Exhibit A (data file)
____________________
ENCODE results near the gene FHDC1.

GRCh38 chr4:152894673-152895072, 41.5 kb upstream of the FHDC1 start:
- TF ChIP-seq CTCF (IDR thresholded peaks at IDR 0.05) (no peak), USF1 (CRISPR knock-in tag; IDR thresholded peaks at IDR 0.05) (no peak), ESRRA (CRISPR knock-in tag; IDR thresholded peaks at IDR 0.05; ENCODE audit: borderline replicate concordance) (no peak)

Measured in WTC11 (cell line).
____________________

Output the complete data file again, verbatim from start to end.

ENCODE results near the gene FHDC1.

GRCh38 chr4:152894673-152895072, 41.5 kb upstream of the FHDC1 start:
- TF ChIP-seq CTCF (IDR thresholded peaks at IDR 0.05) (no peak), USF1 (CRISPR knock-in tag; IDR thresholded peaks at IDR 0.05) (no peak), ESRRA (CRISPR knock-in tag; IDR thresholded peaks at IDR 0.05; ENCODE audit: borderline replicate concordance) (no peak)

Measured in WTC11 (cell line).